Monday, February 11, 2013

A real marriage penalty -- for Curmudgeon

Family gatherings can rise to the level of contact sport at the Curmudgeon house. Everyone has a little edge to them; it's part of the fun.

It's a little less fun, perhaps, when you are the object or subject of the conversation as I was on one recent occasion when the subject of taxes came up.

I'd mentioned that I'd just bought a computer program to assist me with my taxes again this year (there are several fine programs on the market; I've used Turbo Tax for several years). "Oh?" asked Long Suffering Spouse, in a voice just a half-tone too sweet. "Have you figured out a way, then, to deduct Olaf and the baby, too?"

Younger Daughter, her husband Olaf, and their baby have lived under my roof since their wedding last June. Olaf is working, but I am providing the roof over their heads and most of the food that they eat while (I hope, I hope, I hope) they are saving some money so they can strike out on their own.

"I imagine Olaf's parents may have something to say about me claiming him as a deduction," I conceded. "And I think the baby's their problem. But I sure as heck plan to claim Younger Daughter. I paid for her tuition, and most of her wedding, and she's still living here." The year after each successive kid's college graduation had always been bittersweet for me -- when I filled out my tax form the following year I knew I was making my final goodbye to the child as my deduction.

"Um, Dad?" Middle Son interjected. Middle Son is the accountant in the family; his girlfriend Margaret is a tax accountant. And "um" usually means he's about to contradict me.

As on this occasion, too: "Dad, Margaret's parents had a similar situation a year ago" -- I'd heard that, yes -- "and because Margaret's sister was married by the end of the year, they weren't able to claim her as a deduction."


"That's what I remember, anyway," he said. "I think Margaret looked into it at the time and she found out that those were the rules." He watched my jaw drop and face go red, then gray. "But I'll ask again," he added.

Middle Son was just trying to let me down gently. Within a day, he'd sent me an email confirming what he'd told me before.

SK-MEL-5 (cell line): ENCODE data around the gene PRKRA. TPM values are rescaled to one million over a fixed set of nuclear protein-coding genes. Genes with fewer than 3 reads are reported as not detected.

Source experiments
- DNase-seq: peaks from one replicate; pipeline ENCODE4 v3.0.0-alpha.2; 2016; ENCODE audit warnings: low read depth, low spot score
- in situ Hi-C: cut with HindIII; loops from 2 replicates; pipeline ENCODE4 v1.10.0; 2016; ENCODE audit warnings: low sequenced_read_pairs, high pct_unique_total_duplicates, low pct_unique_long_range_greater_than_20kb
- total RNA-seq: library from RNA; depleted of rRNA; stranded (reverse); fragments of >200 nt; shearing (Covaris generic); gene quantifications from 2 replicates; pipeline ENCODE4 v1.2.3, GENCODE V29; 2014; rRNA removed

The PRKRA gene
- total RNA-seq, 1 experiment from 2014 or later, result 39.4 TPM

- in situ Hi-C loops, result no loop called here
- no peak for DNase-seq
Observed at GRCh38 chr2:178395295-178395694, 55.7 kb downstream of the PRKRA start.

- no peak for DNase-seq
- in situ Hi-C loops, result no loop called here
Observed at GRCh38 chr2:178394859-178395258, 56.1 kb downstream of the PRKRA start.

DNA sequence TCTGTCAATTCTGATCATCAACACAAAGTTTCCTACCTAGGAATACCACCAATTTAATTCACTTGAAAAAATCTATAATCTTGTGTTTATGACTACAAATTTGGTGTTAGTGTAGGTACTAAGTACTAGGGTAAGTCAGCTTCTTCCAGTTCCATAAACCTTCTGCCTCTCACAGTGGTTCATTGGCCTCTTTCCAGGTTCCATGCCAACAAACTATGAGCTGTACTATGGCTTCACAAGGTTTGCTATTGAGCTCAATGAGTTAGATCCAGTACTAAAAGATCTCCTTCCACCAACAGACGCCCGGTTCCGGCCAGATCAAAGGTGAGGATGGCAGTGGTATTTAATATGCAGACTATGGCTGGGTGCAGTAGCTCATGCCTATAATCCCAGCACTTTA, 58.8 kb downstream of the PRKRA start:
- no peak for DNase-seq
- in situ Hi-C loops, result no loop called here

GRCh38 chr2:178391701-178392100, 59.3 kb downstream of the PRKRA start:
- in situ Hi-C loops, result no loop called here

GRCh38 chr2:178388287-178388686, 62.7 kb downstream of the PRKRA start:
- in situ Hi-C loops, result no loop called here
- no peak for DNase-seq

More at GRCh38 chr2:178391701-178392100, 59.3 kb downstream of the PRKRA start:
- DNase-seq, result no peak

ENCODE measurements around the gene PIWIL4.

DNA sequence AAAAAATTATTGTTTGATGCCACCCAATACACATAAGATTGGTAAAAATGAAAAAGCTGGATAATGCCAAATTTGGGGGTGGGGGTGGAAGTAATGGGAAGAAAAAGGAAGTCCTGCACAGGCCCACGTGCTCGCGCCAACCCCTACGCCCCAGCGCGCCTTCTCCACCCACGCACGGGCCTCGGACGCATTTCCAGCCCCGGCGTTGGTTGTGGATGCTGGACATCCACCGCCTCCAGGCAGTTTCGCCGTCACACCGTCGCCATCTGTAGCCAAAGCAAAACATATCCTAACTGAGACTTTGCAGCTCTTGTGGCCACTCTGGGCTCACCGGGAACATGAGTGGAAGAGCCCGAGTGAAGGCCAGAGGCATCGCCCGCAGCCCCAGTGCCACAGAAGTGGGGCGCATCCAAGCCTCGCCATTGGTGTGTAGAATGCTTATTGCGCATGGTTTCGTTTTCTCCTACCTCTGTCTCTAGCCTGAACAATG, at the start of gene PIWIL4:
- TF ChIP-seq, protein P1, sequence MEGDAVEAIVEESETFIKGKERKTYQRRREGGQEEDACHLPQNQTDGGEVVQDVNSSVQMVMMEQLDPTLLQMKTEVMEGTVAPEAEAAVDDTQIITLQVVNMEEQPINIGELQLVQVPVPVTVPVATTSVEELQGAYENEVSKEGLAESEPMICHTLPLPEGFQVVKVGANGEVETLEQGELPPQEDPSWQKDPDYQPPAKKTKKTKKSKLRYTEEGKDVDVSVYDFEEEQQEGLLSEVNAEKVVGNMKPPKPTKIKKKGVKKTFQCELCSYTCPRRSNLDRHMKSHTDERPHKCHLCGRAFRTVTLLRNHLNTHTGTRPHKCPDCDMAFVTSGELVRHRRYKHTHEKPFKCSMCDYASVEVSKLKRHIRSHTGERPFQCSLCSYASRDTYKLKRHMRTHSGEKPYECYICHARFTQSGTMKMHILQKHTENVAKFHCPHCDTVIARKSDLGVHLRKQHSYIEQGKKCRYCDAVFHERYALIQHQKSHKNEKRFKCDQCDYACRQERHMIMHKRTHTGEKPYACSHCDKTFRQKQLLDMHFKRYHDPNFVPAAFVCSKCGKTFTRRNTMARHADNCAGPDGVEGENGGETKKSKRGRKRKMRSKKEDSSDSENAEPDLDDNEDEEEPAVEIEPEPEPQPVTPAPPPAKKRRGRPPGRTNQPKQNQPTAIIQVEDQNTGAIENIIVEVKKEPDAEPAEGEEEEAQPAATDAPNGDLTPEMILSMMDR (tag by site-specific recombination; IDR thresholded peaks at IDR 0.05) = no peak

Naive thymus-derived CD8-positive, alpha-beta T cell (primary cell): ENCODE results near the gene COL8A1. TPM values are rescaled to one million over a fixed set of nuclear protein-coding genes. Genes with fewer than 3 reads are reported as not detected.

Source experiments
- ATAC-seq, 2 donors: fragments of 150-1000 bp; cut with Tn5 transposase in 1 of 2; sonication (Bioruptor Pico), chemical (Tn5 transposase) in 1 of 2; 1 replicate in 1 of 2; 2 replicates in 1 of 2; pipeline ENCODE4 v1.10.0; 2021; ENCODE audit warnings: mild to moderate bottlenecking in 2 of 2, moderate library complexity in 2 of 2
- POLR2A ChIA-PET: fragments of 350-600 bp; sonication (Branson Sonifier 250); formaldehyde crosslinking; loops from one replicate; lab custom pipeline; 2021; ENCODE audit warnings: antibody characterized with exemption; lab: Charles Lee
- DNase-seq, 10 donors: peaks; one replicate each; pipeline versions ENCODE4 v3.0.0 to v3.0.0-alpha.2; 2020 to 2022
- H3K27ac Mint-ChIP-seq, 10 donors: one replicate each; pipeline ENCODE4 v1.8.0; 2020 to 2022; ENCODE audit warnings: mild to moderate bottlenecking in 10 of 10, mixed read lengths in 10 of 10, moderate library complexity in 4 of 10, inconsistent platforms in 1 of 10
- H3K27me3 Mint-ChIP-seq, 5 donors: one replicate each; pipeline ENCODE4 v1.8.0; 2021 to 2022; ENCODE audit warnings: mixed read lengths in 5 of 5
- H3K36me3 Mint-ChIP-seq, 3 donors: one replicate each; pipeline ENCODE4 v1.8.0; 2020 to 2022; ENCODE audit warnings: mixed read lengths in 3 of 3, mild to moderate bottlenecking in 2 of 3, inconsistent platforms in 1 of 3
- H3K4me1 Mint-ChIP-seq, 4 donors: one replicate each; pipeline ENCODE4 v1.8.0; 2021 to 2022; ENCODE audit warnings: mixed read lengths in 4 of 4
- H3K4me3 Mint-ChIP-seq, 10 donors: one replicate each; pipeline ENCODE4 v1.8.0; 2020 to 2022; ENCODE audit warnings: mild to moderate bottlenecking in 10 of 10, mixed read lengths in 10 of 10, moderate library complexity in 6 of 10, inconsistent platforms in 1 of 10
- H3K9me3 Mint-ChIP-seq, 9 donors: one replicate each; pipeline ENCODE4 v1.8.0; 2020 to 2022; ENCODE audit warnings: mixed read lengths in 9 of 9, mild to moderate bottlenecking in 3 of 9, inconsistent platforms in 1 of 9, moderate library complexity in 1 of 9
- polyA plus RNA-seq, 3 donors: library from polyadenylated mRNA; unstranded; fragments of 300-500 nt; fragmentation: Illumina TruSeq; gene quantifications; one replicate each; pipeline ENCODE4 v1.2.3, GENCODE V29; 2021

So I wasn't terribly surprised -- just disappointed -- when Turbo Tax told me the same darn thing. I couldn't deduct 10 cents for Younger Daughter, not even for the college tuition I'd paid, all because she and Olaf did the right thing and got hitched.

Now, there's a pro-marriage, pro-family tax policy, don't you think?

We hear a lot about the marriage penalty for couples filing jointly, but I'd never heard this one. Knowing this in advance wouldn't have changed what we did last year, or how we did it.

I don't think so, anyway.

But remember how Olaf forgot to get the marriage license? Would I have been so insistent that he and Younger Daughter get over to the county and that taken care of if I'd known about this tax consequence?

We live in a time when civil marriage is being divorced from religious marriage -- the very meaning of the word 'marriage' may change, depending on whether you are talking 'marriage' in a civil or religious context. For a dinosaur like me, wouldn't I be inclined to think that the religious component more important... or real... or something? And, if I did, wouldn't I then be open to the possibility of not making the civil bonds official in order to...?

No. I wouldn't. Probably.

Almost certainly.

[Curmudgeon exits stage right, still muttering to himself.]


Empress Bee (of the high sea) said...

the buggers get you left and right don't they curmy?

smiles, bee

Ellee Seymour said...

We have the same issues in the UK about tax breaks for married couples. I hope my husband thinks he is better off with me, tax break or not.